Nevada to execute an inmate using a new, controversial drug combination

Blanche Robertson
July 12, 2018

Court spokesman Michael Sommermeyer says that some of the seven justices are in Chicago for a Nevada State Bar Association meeting, but that the court could meet by teleconference.

The state of Nevada had not yet appealed by midday. The state said it would explore whether it could appeal to the Nevada Supreme Court.

The order is the first time a drug company has successfully sued to halt an execution in the US involving one of its drugs.

Experts say it would be the first time the opioid fentanyl was used in a US execution.

The drug company that creates the sedative Midazolam, which was expected to be one of three drugs used in the execution, sued the State of Nevada and the Department of Corrections, claiming Alvogen was misled in what the drug would be used for.

The execution of 47-year-old Dozier is scheduled for Wednesday night.

A spokeswoman for Nevada Department of Corrections, Brooke Santina, told the Reno Gazette Journal the agency would not comment on the pending litigation. State officials could appeal right away to the Nevada Supreme Court.

According to the pharmaceutical company, the state obtained their drug illegally, and Alvogen wants that drug returned to them.

The pharmaceutical company raised concerns that the drug could lead to a botched execution, citing cases that seemingly went awry elsewhere around the country.

"And contrary to the state's belief, the state is just as much bound to the law as is a private citizen", Todd Bice, the Attorney for Alvogen said. The judge, who said she needed time to read the lengthy complaint and the accompanying application for a temporary restraining order, scheduled another hearing for 9 a.m. Wednesday. Gonzalez set another hearing for September 10.

"Alvogen has undertaken controls to avoid diversion of this product for use in execution protocols", the company states on its website concerning midazolam.

"What we're seeing from the drug companies is rather than simply protesting that the drugs have been improperly obtained, they're going into court to try to protect their corporate interests and to try to protect the integrity of their medicines", Death Penalty Information Center Executive Director Robert Dunham said in an interview.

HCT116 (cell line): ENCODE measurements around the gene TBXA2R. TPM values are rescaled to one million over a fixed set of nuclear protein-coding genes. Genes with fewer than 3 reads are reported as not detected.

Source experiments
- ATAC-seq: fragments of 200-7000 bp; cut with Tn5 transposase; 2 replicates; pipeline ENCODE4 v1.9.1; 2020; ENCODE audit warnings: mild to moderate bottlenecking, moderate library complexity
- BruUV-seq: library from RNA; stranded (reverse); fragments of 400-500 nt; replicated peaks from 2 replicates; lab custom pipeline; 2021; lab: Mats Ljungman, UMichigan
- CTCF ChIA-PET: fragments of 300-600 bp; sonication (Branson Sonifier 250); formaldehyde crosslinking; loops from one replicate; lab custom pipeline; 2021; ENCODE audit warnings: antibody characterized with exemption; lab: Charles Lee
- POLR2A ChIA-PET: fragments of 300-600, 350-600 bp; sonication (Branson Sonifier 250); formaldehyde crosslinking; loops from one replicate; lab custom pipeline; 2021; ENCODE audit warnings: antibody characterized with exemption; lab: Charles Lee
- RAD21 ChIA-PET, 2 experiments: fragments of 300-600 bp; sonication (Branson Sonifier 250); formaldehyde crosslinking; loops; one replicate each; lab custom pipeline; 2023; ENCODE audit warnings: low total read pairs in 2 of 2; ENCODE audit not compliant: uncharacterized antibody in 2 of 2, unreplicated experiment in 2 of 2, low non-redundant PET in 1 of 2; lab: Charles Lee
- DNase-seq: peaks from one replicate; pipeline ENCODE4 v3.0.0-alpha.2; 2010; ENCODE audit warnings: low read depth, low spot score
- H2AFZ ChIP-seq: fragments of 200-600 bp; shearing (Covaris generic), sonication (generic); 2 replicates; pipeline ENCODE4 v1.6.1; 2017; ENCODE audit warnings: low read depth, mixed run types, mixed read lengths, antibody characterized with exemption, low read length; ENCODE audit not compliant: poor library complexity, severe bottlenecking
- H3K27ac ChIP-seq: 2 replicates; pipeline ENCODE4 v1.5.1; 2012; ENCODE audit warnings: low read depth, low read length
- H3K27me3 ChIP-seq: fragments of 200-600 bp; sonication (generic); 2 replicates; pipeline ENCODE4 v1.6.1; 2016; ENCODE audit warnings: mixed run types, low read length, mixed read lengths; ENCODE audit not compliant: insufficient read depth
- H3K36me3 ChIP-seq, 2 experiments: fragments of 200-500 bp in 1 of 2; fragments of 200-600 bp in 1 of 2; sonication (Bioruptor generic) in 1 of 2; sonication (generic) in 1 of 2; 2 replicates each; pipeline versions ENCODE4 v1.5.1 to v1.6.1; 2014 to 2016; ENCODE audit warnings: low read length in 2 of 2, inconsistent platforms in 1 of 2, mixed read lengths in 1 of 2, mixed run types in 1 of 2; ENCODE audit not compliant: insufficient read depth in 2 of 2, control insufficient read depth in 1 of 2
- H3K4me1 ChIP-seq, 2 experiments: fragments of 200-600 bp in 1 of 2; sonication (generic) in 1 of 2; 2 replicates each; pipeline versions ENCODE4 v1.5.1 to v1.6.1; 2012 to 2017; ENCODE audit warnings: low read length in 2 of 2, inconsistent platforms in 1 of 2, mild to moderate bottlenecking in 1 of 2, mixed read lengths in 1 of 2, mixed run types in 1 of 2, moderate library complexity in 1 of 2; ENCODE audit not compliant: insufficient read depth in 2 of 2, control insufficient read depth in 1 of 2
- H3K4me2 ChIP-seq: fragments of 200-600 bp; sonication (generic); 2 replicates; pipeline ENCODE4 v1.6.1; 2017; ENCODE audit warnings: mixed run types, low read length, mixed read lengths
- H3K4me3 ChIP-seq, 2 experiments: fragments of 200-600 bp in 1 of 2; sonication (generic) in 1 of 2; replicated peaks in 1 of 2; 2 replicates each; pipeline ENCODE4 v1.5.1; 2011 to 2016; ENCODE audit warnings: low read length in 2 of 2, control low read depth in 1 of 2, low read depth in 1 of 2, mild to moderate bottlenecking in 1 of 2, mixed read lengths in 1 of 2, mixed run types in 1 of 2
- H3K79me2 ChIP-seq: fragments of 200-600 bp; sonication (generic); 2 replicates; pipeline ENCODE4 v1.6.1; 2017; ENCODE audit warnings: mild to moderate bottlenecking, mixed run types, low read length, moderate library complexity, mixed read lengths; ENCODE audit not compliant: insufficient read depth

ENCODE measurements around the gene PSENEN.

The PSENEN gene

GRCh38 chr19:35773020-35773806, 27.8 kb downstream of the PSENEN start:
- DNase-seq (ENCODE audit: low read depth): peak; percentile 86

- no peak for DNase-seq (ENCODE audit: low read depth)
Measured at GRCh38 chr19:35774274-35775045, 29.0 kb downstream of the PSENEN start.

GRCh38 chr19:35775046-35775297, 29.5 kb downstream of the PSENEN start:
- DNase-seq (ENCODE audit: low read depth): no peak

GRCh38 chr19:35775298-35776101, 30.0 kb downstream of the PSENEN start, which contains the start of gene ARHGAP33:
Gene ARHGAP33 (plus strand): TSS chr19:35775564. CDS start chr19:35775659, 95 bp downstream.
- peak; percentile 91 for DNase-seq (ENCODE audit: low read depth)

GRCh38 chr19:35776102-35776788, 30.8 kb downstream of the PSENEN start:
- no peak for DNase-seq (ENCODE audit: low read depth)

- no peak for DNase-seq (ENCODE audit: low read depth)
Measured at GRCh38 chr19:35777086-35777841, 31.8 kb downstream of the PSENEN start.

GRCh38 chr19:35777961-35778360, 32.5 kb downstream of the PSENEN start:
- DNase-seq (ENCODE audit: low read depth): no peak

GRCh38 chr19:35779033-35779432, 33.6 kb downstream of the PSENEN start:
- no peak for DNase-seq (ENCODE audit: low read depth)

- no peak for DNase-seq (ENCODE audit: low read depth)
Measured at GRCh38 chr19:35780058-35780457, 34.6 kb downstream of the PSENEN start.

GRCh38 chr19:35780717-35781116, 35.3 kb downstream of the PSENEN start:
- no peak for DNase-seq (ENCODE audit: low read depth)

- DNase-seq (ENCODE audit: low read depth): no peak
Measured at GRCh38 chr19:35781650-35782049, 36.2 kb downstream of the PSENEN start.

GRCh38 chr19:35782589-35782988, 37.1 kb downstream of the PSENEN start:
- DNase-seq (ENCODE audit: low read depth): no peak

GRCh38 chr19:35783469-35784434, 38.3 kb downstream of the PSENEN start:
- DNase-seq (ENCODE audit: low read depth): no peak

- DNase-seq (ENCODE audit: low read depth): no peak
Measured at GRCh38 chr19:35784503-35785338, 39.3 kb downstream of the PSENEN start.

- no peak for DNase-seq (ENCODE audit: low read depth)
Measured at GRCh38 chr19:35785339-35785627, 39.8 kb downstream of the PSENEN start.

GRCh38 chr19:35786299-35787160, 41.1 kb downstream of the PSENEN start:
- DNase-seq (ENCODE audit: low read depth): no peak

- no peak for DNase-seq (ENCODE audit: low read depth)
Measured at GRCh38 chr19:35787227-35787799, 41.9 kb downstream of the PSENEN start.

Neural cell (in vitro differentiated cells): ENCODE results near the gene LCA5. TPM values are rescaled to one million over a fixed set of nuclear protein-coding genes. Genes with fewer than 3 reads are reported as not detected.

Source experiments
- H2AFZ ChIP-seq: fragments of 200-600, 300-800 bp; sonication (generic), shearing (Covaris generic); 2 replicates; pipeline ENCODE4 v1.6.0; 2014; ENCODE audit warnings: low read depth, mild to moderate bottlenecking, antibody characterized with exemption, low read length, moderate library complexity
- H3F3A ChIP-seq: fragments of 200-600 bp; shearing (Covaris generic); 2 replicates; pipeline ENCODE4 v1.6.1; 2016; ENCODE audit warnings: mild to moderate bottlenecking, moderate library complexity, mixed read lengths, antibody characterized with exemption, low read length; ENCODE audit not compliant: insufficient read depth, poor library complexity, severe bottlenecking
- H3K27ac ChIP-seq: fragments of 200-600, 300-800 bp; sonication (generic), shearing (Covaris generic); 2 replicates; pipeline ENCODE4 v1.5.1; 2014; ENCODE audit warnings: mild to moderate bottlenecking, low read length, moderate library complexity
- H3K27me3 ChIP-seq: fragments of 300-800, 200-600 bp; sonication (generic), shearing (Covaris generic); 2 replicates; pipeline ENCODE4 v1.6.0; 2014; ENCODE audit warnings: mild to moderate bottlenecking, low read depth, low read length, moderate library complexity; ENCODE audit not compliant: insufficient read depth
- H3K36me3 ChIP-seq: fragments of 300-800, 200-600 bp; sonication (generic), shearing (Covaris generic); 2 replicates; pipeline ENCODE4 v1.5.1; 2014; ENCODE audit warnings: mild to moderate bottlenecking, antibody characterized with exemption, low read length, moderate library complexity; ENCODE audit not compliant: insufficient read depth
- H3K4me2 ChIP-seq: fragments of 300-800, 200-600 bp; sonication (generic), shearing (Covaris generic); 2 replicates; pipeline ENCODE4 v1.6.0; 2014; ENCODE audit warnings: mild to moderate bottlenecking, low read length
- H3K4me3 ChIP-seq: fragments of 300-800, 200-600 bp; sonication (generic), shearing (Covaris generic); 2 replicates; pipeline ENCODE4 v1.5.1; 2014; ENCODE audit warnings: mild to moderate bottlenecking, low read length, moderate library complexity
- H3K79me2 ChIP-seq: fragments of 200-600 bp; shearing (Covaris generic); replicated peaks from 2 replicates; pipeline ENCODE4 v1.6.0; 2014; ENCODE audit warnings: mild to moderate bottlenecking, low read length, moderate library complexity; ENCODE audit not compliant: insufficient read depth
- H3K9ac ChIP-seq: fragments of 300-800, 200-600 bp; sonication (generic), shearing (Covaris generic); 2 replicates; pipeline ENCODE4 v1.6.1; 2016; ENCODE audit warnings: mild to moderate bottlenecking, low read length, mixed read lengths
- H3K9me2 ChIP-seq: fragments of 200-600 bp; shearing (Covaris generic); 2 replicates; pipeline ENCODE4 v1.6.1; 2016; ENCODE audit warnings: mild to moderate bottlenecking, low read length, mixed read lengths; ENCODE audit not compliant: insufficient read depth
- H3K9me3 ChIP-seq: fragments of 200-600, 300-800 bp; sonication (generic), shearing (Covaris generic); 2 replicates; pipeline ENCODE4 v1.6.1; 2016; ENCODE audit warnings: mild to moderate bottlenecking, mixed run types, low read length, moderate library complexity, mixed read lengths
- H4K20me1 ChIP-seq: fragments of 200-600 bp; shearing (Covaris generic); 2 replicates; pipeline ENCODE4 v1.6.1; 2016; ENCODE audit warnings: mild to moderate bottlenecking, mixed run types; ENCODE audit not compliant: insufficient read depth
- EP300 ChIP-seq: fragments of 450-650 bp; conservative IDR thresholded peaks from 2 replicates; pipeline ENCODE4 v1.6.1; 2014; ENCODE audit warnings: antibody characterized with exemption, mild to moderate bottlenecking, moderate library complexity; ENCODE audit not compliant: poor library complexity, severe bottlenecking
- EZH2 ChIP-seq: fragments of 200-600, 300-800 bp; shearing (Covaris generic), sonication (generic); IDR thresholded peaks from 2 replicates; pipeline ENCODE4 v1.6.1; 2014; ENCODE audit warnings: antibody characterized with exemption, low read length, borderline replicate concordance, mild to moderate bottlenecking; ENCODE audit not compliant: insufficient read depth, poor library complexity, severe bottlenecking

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The previous challenge, filed past year by a different company in Arkansas, was ultimately unsuccessful in stopping that execution.

In the past, states with the death penalty typically used a cocktail of drugs that included sodium thiopental for lethal injection.

But the company did not immediately ask to formally join Alvogen's lawsuit.

Nevada announced last fall that it was preparing to use fentanyl in Dozier's execution.

Jordan T. Smith, an assistant Nevada solicitor general, countered at Wednesday's hearing that Nevada didn't put up a "smokescreen" or do anything wrong in getting the drugs.

Alvogen's midazolam was substituted in May for Nevada's expired stock of diazepam, commonly known as Valium.

"I've been very clear about my desire to be executed ... even if suffering is inevitable", he said in a handwritten note to a judge who postponed his execution in November over concerns the untried drug regimen could leave him suffocating, conscious and unable to move. Fentanyl is used to slow the heart rate, sedate and continue to suppress breathing, and finally Cisatracurium to paralyze the inmate before death.

Mr Bice said that Alvogen does not take a position on the death penalty itself but opposes the use of the drug in a way that is fundamentally contrary to the drug's objective - saving and improving patients' lives. "It's extremely experimental", as Amy Rose of the American Civil Liberties Union puts it.

Dozier has said that he wishes to be executed and that being put to death is better than spending the rest of his life in prison.

Dozier was sentenced to death over the first-degree murder in 2002 of Jeremiah Miller, whose dismembered body was found in a trash bin in Las Vegas.

The Nevada authorities refused to make public how they obtained the fentanyl and other drugs, but last week the ACLU won a court ruling forcing the department of corrections to hand over invoices. Miller's head was never found and he was identified by tattoos on his torso. A witness there testified that Dozier used a sledgehammer to break Greene's limbs so the corpse would fit in a plastic tote that Dozier used to transport methamphetamine, equipment and chemicals.

He did, however, let federal public defenders review and challenge the execution protocol drawn up a year ago by state medical and prison officials.

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